School Discipline, Suspension and Expulsion of Innocent Students

Male student with 6 hands pointing at him as if he is guilty

Last Updated on October 17, 2023 by Michelle Ball

By Michelle Ball, Sacramento California Expulsion, Special Education, sports/CIF, College, Education and School Attorney/Lawyer for Students since 1995

School discipline can be imposed even if a student is innocent. When a student is up for school punishment, such as suspension or expulsion, everyone presumes they “did it.” But, what if the student did not? Why do schools suspend innocent students?

Heavy Reliance on Student Statements

School discipline depends very heavily on witness statements rather than hard evidence. This is a problem for students, as guilt then may only depend on what everyone SAID happened.

And, who are the witnesses to offenses? Mostly minor students.

school discipline investigations weak
School administrators may not really try to determine innocence before suspending or expelling.

Some problems may arise as minor students may report what they heard others say happened as fact, even though they did not witness the events. Students can also be easily influenced by adults (for example the Vice Principal), other students, and/or by their belief they need to please others. This can impact what students say.

Students can also exaggerate what happened to the detriment of the student being punished, or even for dramatic effect. A slap could actually have been a fake hit. Or, a student allegedly sneaking around to do wrong, may never have snuck around at all…

This can result in innocent students having their actions wrongly reported.

School Administrators Have Unique Viewpoints

Once school staff have those witness statements- maybe three, or sometimes even one, that say a student did it, their job is often done. They believe they can punish.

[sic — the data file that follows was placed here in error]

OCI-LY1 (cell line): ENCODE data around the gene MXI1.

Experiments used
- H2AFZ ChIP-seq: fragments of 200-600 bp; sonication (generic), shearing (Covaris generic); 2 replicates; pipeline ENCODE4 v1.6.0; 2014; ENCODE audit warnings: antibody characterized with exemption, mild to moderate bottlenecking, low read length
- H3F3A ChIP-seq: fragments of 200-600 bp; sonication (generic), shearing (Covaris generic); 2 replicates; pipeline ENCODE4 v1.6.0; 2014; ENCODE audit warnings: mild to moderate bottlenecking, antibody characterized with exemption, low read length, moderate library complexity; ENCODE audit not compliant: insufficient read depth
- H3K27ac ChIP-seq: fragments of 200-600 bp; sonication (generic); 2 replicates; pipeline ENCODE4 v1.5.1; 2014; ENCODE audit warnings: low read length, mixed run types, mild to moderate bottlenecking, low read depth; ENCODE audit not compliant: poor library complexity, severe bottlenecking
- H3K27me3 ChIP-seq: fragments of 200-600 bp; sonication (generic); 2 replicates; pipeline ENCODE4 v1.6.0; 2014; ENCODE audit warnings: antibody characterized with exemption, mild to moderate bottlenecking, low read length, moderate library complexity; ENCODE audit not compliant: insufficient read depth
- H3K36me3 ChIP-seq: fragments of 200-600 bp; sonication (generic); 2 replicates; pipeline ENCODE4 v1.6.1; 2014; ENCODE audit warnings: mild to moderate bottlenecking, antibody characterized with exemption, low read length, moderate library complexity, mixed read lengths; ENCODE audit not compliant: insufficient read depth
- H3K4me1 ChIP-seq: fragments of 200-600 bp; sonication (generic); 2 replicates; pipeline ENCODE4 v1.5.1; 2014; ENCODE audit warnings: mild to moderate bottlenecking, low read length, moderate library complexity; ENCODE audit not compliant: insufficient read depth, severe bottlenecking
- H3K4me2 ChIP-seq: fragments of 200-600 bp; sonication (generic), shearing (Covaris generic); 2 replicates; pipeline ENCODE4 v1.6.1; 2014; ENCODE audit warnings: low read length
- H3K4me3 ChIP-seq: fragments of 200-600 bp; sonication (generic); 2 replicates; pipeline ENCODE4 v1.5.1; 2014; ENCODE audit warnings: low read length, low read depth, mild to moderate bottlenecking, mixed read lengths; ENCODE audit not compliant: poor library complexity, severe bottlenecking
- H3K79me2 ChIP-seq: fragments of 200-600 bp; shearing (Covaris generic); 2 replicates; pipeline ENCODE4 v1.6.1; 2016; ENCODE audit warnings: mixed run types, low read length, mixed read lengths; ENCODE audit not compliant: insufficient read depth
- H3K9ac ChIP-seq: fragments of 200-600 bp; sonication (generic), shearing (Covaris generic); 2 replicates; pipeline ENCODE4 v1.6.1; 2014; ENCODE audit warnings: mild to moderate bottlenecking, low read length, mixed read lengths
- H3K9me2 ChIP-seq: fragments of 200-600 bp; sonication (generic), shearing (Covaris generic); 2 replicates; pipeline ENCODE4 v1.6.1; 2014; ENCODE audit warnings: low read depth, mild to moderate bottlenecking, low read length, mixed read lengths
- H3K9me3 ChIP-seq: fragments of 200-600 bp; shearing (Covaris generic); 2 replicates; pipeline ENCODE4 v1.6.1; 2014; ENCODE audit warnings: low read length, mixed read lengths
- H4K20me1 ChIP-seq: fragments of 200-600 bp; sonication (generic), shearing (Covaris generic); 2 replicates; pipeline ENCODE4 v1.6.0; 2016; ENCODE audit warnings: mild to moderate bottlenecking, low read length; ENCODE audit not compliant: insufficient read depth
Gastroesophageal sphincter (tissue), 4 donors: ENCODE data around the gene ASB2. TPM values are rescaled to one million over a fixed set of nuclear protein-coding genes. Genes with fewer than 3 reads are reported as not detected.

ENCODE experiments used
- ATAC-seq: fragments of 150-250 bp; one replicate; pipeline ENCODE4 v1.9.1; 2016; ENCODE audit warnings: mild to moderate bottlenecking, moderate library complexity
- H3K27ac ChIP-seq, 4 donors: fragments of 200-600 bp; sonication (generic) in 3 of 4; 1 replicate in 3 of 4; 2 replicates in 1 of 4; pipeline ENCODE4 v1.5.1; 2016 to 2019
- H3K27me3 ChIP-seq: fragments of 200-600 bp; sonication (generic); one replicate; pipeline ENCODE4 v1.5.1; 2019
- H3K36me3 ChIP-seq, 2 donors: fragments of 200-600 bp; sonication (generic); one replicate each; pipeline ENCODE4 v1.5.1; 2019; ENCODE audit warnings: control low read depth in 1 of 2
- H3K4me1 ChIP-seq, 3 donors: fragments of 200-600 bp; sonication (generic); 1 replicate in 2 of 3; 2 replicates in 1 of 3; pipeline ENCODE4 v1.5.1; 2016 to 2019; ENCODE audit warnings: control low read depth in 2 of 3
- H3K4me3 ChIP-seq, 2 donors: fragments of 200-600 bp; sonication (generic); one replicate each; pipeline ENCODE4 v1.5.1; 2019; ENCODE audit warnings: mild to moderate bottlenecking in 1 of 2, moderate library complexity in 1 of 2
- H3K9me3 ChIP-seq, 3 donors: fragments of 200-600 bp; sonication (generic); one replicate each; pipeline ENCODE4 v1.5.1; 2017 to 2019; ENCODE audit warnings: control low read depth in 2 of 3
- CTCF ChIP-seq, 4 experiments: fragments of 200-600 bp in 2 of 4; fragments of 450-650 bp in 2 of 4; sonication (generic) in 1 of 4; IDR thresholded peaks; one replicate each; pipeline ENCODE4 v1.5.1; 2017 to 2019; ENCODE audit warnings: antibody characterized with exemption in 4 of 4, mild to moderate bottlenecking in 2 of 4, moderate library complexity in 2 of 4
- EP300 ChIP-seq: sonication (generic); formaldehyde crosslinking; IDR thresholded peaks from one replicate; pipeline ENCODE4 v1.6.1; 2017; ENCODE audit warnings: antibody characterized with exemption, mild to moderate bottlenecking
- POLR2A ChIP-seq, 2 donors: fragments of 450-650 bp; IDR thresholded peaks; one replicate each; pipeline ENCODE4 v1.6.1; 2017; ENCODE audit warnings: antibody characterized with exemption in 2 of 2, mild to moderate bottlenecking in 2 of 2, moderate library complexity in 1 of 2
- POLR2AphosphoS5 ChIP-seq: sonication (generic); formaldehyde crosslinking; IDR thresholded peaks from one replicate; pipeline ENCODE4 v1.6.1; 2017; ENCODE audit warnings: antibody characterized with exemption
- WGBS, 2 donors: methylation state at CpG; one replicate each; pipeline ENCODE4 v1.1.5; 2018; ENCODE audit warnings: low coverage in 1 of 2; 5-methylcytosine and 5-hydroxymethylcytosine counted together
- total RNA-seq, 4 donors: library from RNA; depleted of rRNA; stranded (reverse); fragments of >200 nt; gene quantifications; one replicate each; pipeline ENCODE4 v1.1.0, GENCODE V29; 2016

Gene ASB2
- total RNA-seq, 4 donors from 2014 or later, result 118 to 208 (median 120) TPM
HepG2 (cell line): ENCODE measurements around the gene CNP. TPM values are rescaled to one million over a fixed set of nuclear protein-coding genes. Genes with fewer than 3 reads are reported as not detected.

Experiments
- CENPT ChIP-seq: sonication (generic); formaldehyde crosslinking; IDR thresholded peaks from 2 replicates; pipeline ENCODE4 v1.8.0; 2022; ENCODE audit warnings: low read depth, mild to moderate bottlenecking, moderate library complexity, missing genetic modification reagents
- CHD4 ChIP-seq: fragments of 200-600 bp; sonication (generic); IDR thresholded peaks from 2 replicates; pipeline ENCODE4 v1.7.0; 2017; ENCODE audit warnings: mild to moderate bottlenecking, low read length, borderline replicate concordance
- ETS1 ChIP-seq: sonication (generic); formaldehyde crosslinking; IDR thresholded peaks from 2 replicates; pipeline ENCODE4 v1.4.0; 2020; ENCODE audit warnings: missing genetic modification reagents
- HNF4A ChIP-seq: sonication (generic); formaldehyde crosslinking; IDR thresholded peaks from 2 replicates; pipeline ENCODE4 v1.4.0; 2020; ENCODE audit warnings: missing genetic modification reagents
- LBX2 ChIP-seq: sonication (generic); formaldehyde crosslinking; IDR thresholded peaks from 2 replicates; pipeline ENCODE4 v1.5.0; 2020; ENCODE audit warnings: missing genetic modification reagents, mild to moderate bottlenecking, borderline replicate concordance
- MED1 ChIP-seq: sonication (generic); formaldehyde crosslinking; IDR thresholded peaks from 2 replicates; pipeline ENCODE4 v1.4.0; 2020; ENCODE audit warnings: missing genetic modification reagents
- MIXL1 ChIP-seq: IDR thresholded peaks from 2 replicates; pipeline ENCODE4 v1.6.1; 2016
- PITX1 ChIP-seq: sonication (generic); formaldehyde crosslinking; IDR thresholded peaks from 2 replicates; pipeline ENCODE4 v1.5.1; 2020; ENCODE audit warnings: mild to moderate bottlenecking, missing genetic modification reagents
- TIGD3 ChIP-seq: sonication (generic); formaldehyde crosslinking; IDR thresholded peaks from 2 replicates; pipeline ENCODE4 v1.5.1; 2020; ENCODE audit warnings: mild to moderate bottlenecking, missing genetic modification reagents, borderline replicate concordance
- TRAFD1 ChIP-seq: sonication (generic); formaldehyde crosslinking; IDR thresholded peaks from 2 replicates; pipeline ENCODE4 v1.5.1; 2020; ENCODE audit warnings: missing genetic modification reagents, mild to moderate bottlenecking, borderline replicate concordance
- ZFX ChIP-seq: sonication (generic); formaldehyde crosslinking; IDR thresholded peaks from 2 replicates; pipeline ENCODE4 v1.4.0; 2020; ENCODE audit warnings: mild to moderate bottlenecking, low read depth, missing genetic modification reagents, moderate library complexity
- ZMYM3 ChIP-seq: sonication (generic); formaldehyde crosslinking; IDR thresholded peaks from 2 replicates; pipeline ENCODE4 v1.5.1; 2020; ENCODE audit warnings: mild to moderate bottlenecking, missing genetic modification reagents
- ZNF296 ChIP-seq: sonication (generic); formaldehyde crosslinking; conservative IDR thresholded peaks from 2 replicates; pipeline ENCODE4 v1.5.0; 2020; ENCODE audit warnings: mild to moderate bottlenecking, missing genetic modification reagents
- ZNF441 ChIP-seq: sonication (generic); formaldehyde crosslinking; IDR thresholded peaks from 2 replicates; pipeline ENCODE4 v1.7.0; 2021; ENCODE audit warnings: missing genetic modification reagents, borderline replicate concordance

It is not unusual for the accused to be called in last, and told they are being suspended based on the “investigation” that has been done. Little does a student know how flimsy the “evidence” is as it may not even be shared with them.

Years of not having to really prove something happened can make Vice Principals feel they don’t have to prove much to punish.

If the VP gets a few students to say that Shaniqua did it, then she did. He is done. He can suspend Shaniqua and be done with it.

fighting school discipline can be confusing
Trying to fight school discipline can be frustrating

School Investigations Can Be Weak

Parents are often outraged that there is no real proof in a suspension matter. Why is this? Because investigation standards are not clear, nor are there good guidelines or training.

The VP can do their “investigation” and end it when the VP wants. It could take ten minutes or twenty-five. There could be one statement or twelve. It varies depending on the person and school involved.

Will the VP call in witnesses on both sides? Maybe. Maybe not. It is up to the VP. Accused students may report witnesses to their innocence, but maybe the VP decides not to interview them.

School administrators may even coerce confessions from students, as it makes their suspension or expulsion investigations go faster. Once they have a confession, coerced or not, their job is done. They can suspend or expel. And the innocent may be punished.

What Is “Guilty” In School Discipline?

School staff don’t typically believe a student’s statement that they “did not do it.” Schools believe every student will lie when accused. As such, they rarely believe any accused student is innocent, even if they are.

As they ignore the accused (unless they confess), guilt comes from those pesky student statements. Guilt is not whether a student actually did something- it is did someone say he did it.

School staff believe accusers. It makes their jobs easier. It makes their investigations faster.

Some Students Can Purposefully Lie and Be Believed

Girl looking down after falsely accused and punished
Students who are innocent may get punished if others gang up and report them.